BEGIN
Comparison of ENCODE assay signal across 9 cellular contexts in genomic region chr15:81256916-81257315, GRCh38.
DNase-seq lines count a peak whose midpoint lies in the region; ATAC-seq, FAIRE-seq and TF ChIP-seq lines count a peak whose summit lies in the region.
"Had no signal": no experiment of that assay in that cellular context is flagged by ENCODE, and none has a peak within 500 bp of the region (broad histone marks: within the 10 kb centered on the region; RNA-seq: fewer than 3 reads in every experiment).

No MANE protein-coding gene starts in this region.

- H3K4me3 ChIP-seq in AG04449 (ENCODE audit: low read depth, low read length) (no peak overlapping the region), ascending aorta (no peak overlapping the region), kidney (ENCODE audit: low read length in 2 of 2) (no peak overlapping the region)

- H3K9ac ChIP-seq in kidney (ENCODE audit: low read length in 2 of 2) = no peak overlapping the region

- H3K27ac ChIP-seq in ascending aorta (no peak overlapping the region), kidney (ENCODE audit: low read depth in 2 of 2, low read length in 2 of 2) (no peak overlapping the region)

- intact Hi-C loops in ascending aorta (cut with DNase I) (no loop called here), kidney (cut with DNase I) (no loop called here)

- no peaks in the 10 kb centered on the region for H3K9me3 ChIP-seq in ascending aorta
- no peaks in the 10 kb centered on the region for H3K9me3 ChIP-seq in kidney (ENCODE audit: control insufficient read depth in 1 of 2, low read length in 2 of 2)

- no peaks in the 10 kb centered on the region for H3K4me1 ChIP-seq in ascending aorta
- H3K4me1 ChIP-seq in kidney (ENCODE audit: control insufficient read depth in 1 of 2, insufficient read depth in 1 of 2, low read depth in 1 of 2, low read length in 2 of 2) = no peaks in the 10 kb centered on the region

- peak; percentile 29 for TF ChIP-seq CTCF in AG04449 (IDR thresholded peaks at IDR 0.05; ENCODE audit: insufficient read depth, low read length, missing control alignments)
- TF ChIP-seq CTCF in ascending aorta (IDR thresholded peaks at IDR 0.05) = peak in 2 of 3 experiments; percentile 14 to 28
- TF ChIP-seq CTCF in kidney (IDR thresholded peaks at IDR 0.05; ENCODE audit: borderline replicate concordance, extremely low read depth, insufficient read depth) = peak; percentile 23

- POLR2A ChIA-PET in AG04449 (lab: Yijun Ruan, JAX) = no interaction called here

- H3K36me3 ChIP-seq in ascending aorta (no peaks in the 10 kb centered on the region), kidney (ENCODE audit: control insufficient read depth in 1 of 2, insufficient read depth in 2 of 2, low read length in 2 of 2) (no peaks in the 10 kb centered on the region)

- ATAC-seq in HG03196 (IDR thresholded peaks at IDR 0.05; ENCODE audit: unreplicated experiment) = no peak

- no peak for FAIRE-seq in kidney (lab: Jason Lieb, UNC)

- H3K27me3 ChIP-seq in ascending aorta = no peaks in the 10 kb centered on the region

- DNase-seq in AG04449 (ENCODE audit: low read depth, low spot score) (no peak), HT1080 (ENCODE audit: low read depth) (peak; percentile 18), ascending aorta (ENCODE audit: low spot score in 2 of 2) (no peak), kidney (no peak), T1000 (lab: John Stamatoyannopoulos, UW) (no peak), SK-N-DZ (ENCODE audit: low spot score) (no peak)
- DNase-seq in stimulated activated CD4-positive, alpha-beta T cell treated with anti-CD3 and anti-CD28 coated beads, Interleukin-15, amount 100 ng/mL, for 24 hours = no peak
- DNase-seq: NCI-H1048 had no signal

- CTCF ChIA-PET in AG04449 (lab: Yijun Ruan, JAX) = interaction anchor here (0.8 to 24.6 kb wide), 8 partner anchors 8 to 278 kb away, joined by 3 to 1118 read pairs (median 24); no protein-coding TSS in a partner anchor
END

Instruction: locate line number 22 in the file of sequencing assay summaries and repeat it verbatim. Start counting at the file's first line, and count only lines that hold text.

- DNase-seq in stimulated activated CD4-positive, alpha-beta T cell treated with anti-CD3 and anti-CD28 coated beads, Interleukin-15, amount 100 ng/mL, for 24 hours = no peak